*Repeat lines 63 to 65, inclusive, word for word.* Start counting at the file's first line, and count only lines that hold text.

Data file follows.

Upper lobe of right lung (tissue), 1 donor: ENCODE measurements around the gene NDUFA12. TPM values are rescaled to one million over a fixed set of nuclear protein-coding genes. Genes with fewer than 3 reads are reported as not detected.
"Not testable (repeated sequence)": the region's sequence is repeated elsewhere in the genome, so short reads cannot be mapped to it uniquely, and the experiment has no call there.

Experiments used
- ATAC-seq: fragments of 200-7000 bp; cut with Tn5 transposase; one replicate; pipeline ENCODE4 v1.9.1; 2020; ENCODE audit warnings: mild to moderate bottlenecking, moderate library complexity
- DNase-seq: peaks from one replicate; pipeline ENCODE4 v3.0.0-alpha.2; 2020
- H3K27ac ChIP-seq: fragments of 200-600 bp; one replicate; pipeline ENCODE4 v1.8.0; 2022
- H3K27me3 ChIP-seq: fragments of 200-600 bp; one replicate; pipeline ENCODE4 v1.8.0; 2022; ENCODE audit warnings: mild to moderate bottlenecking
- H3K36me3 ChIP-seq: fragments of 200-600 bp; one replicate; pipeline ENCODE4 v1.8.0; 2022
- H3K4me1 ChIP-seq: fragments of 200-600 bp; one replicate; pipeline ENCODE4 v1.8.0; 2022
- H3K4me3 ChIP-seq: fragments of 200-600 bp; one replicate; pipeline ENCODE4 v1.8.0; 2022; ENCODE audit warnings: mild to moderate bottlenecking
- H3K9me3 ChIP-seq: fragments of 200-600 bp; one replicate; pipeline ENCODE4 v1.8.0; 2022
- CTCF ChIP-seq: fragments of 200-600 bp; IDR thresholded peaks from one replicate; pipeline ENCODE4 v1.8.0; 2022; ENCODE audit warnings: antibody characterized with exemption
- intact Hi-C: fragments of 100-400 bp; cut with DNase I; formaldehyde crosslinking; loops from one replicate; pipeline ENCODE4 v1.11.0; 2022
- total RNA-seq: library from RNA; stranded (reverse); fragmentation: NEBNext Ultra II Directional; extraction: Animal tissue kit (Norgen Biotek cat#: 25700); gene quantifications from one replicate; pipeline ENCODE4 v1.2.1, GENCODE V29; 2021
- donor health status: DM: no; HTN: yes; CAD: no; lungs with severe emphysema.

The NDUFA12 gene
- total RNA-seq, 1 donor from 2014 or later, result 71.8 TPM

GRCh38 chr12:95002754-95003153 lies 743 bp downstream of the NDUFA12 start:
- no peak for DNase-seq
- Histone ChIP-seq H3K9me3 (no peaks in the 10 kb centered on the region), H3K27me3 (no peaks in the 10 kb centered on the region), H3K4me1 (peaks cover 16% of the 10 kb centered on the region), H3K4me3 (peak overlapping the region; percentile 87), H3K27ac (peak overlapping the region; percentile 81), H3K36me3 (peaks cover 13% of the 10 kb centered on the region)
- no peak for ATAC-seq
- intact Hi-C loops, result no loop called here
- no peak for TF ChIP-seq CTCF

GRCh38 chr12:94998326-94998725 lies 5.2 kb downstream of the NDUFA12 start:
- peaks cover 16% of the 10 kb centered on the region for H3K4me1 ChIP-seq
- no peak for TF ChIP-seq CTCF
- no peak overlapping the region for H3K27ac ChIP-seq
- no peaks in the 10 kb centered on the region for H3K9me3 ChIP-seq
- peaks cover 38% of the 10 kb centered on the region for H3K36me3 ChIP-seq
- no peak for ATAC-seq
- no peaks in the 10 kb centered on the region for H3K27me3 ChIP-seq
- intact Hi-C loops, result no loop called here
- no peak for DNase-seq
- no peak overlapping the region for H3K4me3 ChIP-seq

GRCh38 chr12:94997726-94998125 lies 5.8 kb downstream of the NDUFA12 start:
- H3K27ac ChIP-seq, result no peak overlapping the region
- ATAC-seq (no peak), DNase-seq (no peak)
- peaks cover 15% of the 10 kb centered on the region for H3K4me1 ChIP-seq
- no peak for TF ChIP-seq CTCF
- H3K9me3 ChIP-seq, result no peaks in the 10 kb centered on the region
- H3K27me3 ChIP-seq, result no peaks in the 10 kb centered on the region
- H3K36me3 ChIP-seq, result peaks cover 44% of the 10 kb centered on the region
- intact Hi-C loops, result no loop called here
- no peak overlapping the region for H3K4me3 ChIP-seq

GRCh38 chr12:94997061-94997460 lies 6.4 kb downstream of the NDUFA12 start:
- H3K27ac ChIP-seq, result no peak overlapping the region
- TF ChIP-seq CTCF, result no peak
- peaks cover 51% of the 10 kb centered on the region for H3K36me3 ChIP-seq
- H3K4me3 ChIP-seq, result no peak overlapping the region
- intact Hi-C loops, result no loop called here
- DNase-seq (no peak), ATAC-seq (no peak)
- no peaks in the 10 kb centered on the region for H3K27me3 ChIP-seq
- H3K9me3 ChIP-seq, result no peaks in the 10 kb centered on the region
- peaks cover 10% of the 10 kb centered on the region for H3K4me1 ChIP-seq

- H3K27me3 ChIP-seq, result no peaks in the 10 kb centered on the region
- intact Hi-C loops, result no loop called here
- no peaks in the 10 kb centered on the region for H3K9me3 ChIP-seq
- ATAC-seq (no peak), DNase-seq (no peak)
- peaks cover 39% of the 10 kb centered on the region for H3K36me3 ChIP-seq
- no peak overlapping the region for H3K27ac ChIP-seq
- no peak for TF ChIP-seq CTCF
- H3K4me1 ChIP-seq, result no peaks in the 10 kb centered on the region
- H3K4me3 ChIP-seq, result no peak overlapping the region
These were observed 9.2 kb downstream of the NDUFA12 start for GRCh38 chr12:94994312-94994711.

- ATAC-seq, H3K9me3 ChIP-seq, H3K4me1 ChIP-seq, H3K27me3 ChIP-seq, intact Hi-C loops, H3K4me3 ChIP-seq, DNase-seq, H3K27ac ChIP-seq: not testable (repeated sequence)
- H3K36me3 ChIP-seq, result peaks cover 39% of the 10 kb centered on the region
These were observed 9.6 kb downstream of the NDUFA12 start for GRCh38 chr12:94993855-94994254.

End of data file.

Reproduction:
- H3K4me3 ChIP-seq, result no peak overlapping the region
These were observed 9.2 kb downstream of the NDUFA12 start for GRCh38 chr12:94994312-94994711.

- ATAC-seq, H3K9me3 ChIP-seq, H3K4me1 ChIP-seq, H3K27me3 ChIP-seq, intact Hi-C loops, H3K4me3 ChIP-seq, DNase-seq, H3K27ac ChIP-seq: not testable (repeated sequence)